- Associated Press - Wednesday, September 24, 2014

VINCENNES, Ind. (AP) - Hundreds filled the stands at George E. Inman Memorial Field on Tuesday night, but football was not on the schedule.

As a part of this week’s American Police Canine Association’s National Conference, law enforcement officials from across the country and Canada displayed some of the nation’s best practices during a public canine training demonstration.

“It’s taken a ton of community support, a lot of cooperation between the sheriff’s department and the Vincennes Community School Corp. and a lot of fundraising,” Knox County K-9 supervisor Jarret Ford told the Vincennes Sun-Commercial (http://bit.ly/1mstrsY ). “People enjoy watching the dogs, seeing what they’re able to do, and they truly do seem to appreciate the training that goes into it.

“This is a way we can give them a chance to see it in action.”

Ford, who helped organize the show Tuesday, said about 70 K-9 units were in attendance and around 20 dogs participated in the demonstration.

The training called for at least four breeds of certified K-9s to complete bite training, search and seizure, and included a helicopter drop and “felony chase.”

“We asked for volunteers during each of our training sessions and dogs who excel in the different areas, and their handlers were given a chance to display their skills,” Ford said. “We have a lot of handlers here, from all over the world. It’s an incredible experience for all of us, and for the community, too.”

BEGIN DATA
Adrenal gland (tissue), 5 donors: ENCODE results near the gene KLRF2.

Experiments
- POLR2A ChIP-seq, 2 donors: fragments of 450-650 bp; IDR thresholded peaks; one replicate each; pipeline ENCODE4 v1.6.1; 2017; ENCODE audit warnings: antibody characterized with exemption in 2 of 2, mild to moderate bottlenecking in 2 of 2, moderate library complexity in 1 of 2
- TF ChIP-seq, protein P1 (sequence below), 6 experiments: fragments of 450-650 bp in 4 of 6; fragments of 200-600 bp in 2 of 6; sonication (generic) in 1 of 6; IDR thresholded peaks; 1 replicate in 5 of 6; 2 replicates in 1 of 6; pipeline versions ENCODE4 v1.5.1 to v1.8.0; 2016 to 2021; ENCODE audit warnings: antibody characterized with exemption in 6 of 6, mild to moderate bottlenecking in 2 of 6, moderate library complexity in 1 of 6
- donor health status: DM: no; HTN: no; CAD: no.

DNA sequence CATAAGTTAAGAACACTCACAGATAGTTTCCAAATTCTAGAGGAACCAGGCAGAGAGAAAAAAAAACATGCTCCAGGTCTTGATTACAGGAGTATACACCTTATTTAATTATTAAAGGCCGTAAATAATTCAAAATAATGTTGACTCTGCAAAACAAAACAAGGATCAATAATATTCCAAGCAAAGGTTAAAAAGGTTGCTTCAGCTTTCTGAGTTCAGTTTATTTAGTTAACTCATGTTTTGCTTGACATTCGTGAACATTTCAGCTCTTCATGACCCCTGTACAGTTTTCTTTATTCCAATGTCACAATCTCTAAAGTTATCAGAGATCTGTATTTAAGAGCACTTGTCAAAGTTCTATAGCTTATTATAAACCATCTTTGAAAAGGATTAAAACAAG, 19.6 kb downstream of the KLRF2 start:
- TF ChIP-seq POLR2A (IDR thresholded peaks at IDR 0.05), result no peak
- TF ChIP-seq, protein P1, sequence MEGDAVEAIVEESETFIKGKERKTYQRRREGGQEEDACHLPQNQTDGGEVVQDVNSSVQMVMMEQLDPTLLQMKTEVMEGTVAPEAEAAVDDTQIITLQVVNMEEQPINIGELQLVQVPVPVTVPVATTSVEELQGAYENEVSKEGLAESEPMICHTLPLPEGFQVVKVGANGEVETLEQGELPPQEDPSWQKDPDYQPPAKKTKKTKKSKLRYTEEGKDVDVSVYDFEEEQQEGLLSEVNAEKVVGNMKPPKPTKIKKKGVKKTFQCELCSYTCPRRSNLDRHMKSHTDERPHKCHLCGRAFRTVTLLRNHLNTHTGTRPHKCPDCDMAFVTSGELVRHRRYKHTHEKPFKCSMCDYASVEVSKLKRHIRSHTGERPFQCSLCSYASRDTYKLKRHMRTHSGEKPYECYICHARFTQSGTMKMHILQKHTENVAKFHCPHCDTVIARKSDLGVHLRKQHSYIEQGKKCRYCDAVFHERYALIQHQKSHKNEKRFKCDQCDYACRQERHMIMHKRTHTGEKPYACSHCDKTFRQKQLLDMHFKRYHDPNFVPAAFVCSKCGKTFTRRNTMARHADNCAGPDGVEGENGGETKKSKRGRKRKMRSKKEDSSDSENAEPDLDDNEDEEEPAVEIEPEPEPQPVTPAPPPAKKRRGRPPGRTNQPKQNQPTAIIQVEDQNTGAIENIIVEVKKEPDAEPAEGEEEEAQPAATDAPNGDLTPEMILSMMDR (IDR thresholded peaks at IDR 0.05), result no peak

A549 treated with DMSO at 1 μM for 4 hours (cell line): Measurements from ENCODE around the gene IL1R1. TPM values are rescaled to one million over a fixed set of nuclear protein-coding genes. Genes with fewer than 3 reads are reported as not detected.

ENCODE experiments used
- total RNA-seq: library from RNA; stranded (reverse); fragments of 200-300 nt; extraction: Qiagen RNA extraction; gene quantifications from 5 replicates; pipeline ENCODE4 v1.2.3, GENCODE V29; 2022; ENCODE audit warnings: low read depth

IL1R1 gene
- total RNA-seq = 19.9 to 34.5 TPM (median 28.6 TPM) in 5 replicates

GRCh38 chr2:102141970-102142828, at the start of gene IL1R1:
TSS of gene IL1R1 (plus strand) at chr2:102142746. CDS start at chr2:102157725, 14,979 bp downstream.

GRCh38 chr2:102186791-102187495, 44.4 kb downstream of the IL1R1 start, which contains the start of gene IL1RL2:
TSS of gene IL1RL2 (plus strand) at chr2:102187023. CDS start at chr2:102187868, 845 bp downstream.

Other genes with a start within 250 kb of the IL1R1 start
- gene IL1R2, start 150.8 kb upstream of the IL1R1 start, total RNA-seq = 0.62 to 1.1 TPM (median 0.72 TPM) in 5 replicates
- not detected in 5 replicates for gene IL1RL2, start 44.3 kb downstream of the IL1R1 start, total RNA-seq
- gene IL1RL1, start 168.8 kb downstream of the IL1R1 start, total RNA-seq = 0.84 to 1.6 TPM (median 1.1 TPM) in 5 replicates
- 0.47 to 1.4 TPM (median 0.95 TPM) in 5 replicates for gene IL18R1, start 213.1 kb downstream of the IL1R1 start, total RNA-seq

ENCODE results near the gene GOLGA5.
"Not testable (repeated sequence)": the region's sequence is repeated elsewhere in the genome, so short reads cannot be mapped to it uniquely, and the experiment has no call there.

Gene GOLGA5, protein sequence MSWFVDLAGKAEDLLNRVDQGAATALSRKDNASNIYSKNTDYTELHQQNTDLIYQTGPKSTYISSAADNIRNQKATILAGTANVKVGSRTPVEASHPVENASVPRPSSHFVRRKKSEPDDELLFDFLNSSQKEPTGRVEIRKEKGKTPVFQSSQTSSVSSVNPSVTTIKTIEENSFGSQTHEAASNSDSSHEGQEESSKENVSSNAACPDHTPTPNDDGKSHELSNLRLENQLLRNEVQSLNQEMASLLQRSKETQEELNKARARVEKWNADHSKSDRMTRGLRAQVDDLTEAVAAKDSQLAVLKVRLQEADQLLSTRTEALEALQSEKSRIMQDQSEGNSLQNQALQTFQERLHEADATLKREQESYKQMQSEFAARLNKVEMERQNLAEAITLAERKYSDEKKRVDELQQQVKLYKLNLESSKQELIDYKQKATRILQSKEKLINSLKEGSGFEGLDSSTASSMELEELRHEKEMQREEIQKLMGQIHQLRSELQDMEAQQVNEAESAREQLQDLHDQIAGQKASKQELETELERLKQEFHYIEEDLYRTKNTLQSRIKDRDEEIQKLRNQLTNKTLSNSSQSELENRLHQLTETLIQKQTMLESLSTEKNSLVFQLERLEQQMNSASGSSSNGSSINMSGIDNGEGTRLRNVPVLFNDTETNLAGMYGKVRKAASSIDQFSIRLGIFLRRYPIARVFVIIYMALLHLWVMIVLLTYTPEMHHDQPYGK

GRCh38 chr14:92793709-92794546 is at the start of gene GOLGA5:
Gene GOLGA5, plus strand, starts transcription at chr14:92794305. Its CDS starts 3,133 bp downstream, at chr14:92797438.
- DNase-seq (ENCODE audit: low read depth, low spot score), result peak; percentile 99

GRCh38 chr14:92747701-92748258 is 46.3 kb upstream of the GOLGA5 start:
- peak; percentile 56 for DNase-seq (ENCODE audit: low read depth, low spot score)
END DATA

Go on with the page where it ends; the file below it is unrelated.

Amy Klein of Vincennes said the high degree of training that goes into the K-9 officers is rarely seen and their discipline leaves room for envy.

“Watching to see how obedient the dogs are, to get them excited and ready to bite, and then to call them off and watch them actually listen, that’s incredible. I wish we could do that with our dog,” she joked. “We’ve been through training courses, basic courses, and that was difficult, to imagine what these officers put in is incredible.”

Sheriff Mike Morris said exposing the community to the daily tasks of handling a K-9 unit is the reason the department sought to host the conference for a second time.

“It was an eye-opener to the citizens who have no idea what these K-9 partners do on a daily basis and that’s why we’re here,” he said. “The turnout was great, I’m really impressed, and the training exercises have been helpful for the officers and for the crowd watching. They have a little more of an understanding now.”

This is the second time officer Andy Beaver from Morgan County has come to the area to train, participating in the national conference in 2012 when the county first hosted the event.

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Information from: Vincennes Sun-Commercial, http://www.vincennes.com

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